In mitigation of discipline, the special master noted that Iwu has no prior disciplinary history in Georgia and has no disciplinary history in Tennessee except for a public reprimand imposed by that State for the same filing that is the subject of the Rule 5.5 (a) violation in this matter, that he has already been sanctioned for some of the conduct at issue here by the imposition of that Tennessee reprimand, and that he has been under suspension in Georgia since July 1, 2014. In aggravation, the special master notes that Iwu's conduct involved multiple, independent offenses; that he submitted false statements during the disciplinary proceedings; that he has refused to acknowledge, and has consistently sought to diminish, the wrongful nature of his conduct; and that he possesses substantial experience in the practice of law. The special master explained that, had the matter remained merely the underlying Rule 5.5 (a) violation, he would have been (and was previously) inclined to conclude that a much less serious sanction of a public reprimand would have been appropriate, but that, given Iwu's intentionally false and misleading statement to the Bar during these disciplinary proceedings, disbarment was the appropriate sanction here. Iwu did not file exceptions to the special master's report to challenge his findings and conclusions.

         Having reviewed the record, we agree with the special master that a harsh sanction is warranted here. Indeed, "[m]aking false statements to the Bar during the disciplinary process is a very serious matter which typically results in, at least, a significant suspension from the practice of law." In re O'Brien-Carriman, 288 Ga. 239, 240 (702 S.E.2d 635) (2010). See also In re Friedman, 270 Ga. 5, 6 (505 S.E.2d 727) (1998). However, in light of the mitigating circumstances, particularly Iwu's lack of prior disciplinary history, we believe that a harsh sanction short of actual disbarment is the appropriate level of discipline to impose here. Iwu's initial violation of Rule 5.5 (a) for having filed an answer and counterclaim on behalf of a client while ineligible to practice law may have subjected him to the much less serious sanction of a public reprimand rather than a suspension or disbarment. But, through Iwu's choice to lie to the Bar during the disciplinary proceedings in an effort to avoid taking responsibility for his actions, he only exacerbated his own problems by subjecting himself to more serious sanctions. His false statement to the Bar could have led to his disbarment, but, in light of the mitigating circumstances, we believe that a three-year suspension is the appropriate level of discipline to impose. See In the Matter of Favors, 283 Ga. 588 (62 S.E.2d 119) (2008) (imposing a three-year suspension on attorney with no prior disciplinary history where attorney used settlement funds for her own personal benefit; overdrew her attorney trust account; and submitted false information and fabricated documents to the Bar during its investigation of her actions). Accordingly, John Benneth Iwu is hereby suspended for a period of three years from the date of this opinion. Iwu is reminded of his duties under Bar Rule 4-219 (c).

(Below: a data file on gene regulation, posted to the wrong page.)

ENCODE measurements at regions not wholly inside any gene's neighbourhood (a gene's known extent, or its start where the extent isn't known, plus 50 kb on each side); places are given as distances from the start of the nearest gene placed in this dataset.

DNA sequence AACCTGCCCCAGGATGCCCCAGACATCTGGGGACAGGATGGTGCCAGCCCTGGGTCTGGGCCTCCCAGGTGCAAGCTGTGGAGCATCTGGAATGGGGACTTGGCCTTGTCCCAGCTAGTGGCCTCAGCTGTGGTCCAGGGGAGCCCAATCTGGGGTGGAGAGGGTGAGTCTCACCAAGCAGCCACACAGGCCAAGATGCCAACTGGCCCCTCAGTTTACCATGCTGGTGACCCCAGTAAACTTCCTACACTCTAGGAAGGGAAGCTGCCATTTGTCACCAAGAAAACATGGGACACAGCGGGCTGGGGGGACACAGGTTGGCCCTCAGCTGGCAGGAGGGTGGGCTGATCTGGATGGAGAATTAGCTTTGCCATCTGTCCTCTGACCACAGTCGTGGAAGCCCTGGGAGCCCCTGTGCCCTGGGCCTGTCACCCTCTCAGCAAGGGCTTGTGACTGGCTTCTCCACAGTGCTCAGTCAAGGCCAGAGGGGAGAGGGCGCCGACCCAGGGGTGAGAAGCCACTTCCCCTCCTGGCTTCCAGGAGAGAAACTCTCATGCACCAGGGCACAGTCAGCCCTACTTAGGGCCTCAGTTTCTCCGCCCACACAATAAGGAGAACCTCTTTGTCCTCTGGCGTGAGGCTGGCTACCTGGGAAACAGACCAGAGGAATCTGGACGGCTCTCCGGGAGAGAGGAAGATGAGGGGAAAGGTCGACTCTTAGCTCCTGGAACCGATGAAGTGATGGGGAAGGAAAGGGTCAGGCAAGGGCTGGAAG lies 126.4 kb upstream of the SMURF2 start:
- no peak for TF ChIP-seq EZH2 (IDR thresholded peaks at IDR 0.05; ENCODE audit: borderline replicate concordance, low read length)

Three-year suspension. All ...